Women of the United Nations: From Eleanor Roosevelt to Angelina Jolie
The power of women to change the world is evident. Former First Lady of the United States, Eleanor Roosevelt never stopped working for “the common man.” Famous for her social and political beliefs, she did not hesitate for a moment to back reforms which were unpopular and risky. The Civil Rights Movement, Women’s rights, Social Rights of the poor and disenfranchised—Eleanor always found her voice, speaking out and delivering a clear message regarding her stance.
Strong and independent, Eleanor was a woman of great compassion and generosity. Her love of humanity reached the highest of levels as the first U.S. representative in the United Nations and as a chairperson and highly regarded member of the UN Commission on Human Rights. While in that position, she helped create the Universal Declaration of Human Rights. Beyond her status as former First Lady, Eleanor’s qualifications for such a monumental task was her conviction that every person’s dignity and rights had to be protected. Her hope was that the Declaration would eventually be recognized throughout the world and that all nations would come to honor it.
But Eleanor Roosevelt’s assertions represented only the beginning of a long and ongoing effort for women to become more involved in peace issues at an international level. Over sixty years after the Declaration of Human Rights was adopted by the United Nations, the struggle for international rights continues. As far as female activists are concerned, that long and arduous road has led to the modern heroine—a dedicated, passionate woman who understands her involvement with the world’s struggle for peace and equality isn’t just a choice. It’s a must. The days of listening to devastating news reports and shaking our heads are over. It’s time to put our hearts on the front line.
Angelina Jolie, an academy award-winning actress, proves over and over again that she is in touch with the world and does not hesitate to use her status as a superstar to voice her concerns. A global citizen, she works tirelessly as a Goodwill Ambassador for the United Nations High Commissioner for Refugees (UNHCR), a UN agency that delivers assistance to tens of millions of refugees around the globe.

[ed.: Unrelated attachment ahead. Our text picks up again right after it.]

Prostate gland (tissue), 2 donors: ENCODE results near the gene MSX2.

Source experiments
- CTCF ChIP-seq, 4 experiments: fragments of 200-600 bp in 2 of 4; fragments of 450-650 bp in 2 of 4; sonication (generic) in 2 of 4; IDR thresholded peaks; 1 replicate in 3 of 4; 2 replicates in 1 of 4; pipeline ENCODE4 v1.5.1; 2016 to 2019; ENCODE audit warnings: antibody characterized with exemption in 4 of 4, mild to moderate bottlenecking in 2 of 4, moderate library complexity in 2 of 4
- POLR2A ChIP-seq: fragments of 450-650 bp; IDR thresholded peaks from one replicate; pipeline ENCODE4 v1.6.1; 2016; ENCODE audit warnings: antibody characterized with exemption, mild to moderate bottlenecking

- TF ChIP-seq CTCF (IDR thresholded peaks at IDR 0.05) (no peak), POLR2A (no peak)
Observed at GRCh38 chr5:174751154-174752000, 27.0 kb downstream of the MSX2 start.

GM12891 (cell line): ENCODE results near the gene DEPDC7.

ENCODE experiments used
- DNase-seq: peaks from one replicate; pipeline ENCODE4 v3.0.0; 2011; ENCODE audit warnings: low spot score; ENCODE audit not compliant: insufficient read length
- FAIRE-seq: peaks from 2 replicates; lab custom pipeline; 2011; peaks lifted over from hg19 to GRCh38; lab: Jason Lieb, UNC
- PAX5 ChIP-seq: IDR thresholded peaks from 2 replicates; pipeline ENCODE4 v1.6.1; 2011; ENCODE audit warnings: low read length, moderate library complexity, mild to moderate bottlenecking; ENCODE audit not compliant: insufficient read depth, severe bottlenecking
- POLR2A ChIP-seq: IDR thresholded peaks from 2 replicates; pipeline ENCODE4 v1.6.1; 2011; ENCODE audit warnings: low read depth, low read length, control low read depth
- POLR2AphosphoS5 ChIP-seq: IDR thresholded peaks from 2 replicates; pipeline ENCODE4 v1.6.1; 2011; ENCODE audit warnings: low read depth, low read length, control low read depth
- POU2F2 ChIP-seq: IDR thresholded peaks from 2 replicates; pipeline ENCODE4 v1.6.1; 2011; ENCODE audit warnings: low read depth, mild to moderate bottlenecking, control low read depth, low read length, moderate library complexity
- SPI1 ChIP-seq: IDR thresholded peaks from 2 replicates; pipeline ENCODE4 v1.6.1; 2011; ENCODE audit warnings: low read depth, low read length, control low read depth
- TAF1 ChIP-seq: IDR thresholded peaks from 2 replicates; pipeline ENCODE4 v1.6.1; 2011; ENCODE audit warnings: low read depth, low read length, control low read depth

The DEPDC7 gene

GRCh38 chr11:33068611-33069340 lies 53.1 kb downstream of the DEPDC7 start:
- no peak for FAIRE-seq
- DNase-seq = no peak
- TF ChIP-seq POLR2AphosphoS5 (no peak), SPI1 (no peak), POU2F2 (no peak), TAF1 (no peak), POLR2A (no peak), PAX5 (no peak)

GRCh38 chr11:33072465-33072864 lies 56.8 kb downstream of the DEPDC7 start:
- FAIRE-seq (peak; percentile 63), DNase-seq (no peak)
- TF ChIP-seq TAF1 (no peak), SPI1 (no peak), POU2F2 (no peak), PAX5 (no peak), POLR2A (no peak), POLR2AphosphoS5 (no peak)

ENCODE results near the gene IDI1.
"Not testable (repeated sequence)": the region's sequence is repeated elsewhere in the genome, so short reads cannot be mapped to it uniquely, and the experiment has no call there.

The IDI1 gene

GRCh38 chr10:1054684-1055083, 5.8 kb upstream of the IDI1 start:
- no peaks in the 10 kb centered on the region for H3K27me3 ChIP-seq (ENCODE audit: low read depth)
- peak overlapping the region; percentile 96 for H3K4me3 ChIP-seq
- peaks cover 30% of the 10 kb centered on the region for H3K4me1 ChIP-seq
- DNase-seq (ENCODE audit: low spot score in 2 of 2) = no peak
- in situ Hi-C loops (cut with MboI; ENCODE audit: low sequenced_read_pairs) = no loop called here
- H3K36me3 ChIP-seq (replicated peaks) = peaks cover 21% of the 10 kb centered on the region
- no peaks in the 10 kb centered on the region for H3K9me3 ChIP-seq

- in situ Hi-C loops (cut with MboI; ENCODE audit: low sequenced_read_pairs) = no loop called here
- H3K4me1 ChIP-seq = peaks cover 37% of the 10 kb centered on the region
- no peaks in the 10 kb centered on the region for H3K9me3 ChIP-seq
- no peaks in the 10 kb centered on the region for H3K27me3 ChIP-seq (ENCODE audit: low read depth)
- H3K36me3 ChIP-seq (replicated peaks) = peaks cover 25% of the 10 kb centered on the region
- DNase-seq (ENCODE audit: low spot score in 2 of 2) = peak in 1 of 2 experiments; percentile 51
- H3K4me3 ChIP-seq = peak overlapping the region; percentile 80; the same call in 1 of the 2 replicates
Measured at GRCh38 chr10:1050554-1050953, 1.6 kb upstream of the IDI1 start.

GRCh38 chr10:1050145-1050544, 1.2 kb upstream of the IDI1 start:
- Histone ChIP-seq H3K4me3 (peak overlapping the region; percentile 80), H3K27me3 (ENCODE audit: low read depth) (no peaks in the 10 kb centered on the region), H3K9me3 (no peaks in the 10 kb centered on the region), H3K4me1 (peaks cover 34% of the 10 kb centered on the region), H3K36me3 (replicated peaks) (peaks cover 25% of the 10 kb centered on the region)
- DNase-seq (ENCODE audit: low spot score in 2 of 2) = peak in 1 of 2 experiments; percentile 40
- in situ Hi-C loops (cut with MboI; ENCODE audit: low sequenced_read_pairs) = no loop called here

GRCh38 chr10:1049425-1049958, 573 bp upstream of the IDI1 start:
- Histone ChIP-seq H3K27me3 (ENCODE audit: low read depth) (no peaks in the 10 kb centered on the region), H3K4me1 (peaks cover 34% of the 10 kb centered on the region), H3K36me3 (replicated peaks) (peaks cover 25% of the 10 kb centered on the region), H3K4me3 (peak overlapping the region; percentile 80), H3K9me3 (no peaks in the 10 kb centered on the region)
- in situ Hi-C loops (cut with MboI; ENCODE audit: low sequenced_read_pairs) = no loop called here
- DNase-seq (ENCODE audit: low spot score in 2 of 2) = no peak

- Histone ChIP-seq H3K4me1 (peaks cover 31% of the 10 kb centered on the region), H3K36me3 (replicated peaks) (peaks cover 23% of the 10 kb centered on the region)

A powerful woman who uses her voice . . . you bet. Angelina uses her ability to draw high media coverage to raise awareness of the tragic and heart-breaking conditions of refugees, conditions so often not given proper media attention. If anyone is to be characterized as fearless, we must give credit where credit is due. Although we can probably be certain that Angelina has been in quite dangerous circumstances because of her beliefs and her desire to help, she has nonetheless gone beyond her fear, which is the true meaning of being fearless.
As women, that’s our test. Can we go beyond our fear? Can we assert our beliefs and become voices of peace even when the situation is risky and will most definitely be be met with resistance?
One thing is certain: It is imperative that more women become part of the peace process no matter where that is. In Israel, Afghanistan, Iraq, Darfur. The list, unfortunately, seems endless. But it is certainly time for women to be active, not only talking about resolution, but willing to get out there and stand in the streets, offering their presence wherever necessary.
Now, does it mean that women are waging war against men if they take such a stance?
Of course not.
Does it mean we would be waging peace, trying to balance the feminine with the masculine to create a saner and safer world?
No doubt Eleanor would agree. “No one won the last war, and no one will win the next war.”
Sometimes the simple truth says it all.
Original article first appeared in PURE VISION: Powerful Women Changing the World: http://perribirney.wordpress.com